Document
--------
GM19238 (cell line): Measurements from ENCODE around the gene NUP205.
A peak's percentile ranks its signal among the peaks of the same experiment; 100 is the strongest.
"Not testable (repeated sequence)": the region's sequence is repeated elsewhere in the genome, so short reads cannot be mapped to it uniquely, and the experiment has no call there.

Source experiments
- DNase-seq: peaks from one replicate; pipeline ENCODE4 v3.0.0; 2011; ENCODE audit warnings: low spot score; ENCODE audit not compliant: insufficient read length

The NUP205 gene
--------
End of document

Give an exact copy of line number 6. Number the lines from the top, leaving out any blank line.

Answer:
The NUP205 gene